Vancouver Island is in the northeastern Pacific Ocean, just off the coast of Canada. It is part of the Canadian province of British Columbia. The island is 460 kilometres (290 mi) in length, 100 kilometres (62 mi) in width at its widest point, and 32,134 km2 (12,407 sq mi) in area. It is the largest island on the West Coast of North America.
The southern part of Vancouver Island is the only part of British Columbia or Western Canada to lie south of the 49th Parallel, along with most of the southern Gulf Islands and minor offshore islands. This area has one of the warmest climates in Canada, and since the mid-1990s has been mild enough in a few areas to grow subtropical Mediterranean crops such as olives and lemons.
Vancouver Island had a population in 2016 of 775,347. Nearly half of that figure (367,770) live in the metropolitan area of Greater Victoria. Other notable cities and towns on Vancouver Island include Nanaimo, Port Alberni, Parksville, Courtenay, and Campbell River. Victoria, the capital city of British Columbia, is located on the island, but the larger city of Vancouver is not – it is on the North American mainland, across the Strait of Georgia from Nanaimo.
Vancouver Island has been the homeland to many indigenous peoples for thousands of years. The island was explored by British and Spanish expeditions in the late 18th century. It was named Quadra’s and Vancouver’s Island in commemoration of the friendly negotiations held in 1792 by Spanish commander of the Nootka Sound settlement, Juan Francisco de la Bodega y Quadra, and by British naval captain George Vancouver, during the Nootka Crisis. Quadra’s name was eventually dropped from the name. It is one of several North American locations named after George Vancouver, who explored the Pacific Northwest coast between 1791 and 1794.
Vancouver Island is the world’s 43rd largest island, Canada’s 11th largest island, and Canada’s second most populous island after the Island of Montreal. It is the largest Pacific island anywhere east of New Zealand.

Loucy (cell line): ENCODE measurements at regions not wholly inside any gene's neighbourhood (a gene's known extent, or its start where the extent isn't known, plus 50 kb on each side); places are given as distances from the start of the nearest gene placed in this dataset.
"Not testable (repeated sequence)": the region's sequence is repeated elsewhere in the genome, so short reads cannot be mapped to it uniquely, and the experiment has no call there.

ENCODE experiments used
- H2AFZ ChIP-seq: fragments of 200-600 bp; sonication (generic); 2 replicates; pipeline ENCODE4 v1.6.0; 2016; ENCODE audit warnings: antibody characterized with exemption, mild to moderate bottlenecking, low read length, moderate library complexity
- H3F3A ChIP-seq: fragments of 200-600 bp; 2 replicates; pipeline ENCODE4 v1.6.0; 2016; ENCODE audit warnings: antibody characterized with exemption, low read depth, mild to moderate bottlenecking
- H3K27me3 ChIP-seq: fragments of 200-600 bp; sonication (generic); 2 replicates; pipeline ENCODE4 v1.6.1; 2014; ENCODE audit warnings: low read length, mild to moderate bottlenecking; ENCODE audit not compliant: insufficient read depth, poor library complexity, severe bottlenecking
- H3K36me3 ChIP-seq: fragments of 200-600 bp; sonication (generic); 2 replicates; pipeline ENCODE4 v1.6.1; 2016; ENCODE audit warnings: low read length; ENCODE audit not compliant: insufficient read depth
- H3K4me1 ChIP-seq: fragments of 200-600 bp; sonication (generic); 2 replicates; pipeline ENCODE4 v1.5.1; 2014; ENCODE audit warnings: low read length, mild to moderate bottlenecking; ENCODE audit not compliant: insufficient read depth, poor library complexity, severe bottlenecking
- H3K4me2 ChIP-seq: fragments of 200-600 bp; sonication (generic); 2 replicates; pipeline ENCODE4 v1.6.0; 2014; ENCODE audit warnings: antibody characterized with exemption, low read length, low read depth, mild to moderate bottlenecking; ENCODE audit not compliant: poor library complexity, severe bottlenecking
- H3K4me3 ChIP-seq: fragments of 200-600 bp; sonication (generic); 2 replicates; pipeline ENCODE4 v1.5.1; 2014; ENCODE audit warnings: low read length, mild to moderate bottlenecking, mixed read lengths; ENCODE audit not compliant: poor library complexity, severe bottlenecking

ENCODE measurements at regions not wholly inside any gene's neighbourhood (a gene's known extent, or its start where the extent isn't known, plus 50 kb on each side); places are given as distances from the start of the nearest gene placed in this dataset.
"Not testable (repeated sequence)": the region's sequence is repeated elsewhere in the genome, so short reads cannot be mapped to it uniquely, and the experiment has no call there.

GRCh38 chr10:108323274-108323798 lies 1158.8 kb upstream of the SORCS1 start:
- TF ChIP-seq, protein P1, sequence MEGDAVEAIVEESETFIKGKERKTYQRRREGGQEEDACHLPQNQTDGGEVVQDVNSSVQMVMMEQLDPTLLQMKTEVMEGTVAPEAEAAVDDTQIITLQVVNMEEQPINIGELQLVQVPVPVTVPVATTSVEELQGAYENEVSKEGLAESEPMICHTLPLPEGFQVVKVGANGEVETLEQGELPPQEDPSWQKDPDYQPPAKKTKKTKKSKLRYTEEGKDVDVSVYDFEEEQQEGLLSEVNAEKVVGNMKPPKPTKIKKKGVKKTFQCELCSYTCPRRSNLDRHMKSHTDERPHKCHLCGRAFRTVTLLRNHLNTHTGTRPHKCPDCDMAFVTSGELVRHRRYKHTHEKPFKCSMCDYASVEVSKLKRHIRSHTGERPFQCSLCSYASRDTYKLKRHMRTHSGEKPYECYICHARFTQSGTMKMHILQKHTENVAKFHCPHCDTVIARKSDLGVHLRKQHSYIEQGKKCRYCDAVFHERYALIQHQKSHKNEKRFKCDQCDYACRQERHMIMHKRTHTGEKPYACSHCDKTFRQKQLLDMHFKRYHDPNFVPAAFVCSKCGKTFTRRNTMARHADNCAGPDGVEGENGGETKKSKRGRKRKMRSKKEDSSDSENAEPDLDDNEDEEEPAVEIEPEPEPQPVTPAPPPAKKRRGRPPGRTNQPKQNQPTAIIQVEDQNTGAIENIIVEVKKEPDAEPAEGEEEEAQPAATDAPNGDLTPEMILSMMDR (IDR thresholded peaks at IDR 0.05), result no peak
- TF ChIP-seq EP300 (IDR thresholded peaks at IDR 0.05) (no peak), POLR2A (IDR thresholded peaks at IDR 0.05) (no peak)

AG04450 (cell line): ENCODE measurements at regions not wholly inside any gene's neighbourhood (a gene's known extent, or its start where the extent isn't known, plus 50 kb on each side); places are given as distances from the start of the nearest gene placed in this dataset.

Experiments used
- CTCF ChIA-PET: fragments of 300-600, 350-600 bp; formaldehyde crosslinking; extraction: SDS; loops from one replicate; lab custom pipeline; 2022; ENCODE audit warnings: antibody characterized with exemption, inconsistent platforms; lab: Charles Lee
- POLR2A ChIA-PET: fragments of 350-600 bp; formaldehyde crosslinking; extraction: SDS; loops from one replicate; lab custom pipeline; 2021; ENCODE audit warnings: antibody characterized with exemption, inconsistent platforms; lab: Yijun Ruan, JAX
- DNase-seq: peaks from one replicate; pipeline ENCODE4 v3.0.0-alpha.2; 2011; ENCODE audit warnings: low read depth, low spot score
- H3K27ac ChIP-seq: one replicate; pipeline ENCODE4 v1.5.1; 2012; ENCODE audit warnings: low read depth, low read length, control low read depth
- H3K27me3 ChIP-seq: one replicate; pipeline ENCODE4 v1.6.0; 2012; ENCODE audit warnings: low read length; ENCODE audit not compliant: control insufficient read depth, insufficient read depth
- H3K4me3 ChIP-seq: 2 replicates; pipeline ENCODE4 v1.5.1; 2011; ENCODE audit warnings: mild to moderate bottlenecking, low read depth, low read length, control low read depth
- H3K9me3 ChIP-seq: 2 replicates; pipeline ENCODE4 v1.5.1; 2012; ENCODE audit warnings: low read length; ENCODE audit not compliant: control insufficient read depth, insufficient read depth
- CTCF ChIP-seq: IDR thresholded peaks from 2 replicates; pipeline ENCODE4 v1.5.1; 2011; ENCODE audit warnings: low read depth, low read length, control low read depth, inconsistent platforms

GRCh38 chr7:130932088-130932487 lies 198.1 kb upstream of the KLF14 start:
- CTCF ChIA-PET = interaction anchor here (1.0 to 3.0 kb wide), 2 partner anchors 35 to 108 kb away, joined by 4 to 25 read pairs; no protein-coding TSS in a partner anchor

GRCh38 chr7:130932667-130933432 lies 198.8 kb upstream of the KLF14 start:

Vancouver Island has been the homeland to many indigenous peoples for thousands of years. The groupings, by language, are the Kwakwaka’wakw, Nuu-chah-nulth, and various Coast Salish peoples. Kwakwaka’wakw territory includes northern and northwestern Vancouver Island and adjoining areas of the mainland, the Nuu-chah-nulth span most of the west coast, while the Coast Salish cover the southeastern Island and southernmost extremities along the Strait of Juan de Fuca. Their cultures are connected to the natural resources abundant in the area.
The Kwakwaka’wakw today number about 5,500, who live in British Columbia on northern Vancouver Island and the mainland. They are also known as Kwakiutl in English, from one of their tribes, but they prefer their autonym Kwakwaka’wakw. Their indigenous language, part of the Wakashan family, is Kwak’wala. The name Kwakwaka’wakw means “speakers of Kwak’wala”. The language is now spoken by less than 5% of the population—about 250 people. Today 17 separate tribes make up the Kwakwaka’wakw. Some Kwakwaka’wakw groups are now extinct. Kwak’wala is a Northern Wakashan language, a grouping shared with Haisla, Heiltsuk and Wuikyala. Kwakwaka’wakw centres of population on Vancouver Island include communities such as Fort Rupert, Alert Bay and Quatsino, The Kwakwaka’wakw tradition of the potlatch was banned by the federal government of Canada in 1885, but has been revived in recent decades.
The Nuu-chah-nulth (pronounced [nuːʧanˀuɬ], or approximately “new-cha-nulth”) are indigenous peoples in Canada. Their traditional home is on the west coast of Vancouver Island. In pre-contact and early post-contact times, the number of nations was much greater, but as in the rest of the region, smallpox and other consequences of contact resulted in the disappearance of some groups, and the absorption of others into neighbouring groups.
They were among the first Pacific peoples north of California to come into contact with Europeans, as the Spanish, Americans and British attempted to secure control of Pacific Northwest and the trade in otter pelts, with Nootka Sound becoming a focus of these rivalries. The Nuu-chah-nulth speak a Southern Wakashan language and are closely related to the Makah of the Olympic Peninsula, Washington State and Ditidaht.
The Coast Salish are the largest of the southern groups. They are a loose grouping of many tribes with numerous distinct cultures and languages. On Vancouver Island, Coast Salish peoples territory traditionally spans from the northern limit of the Gulf of Georgia on the inside of Vancouver Island and covering most of southern Vancouver Island. Distinct nations within the Coast Salish peoples on Vancouver Island include the Chemainus, the Comox of the Comox Valley area, the Cowichan of the Cowichan Valley, the Esquimalt, the Saanich of the Saanich Peninsula, the Songhees of the Victoria area and Snuneymuxw in the Nanaimo area.
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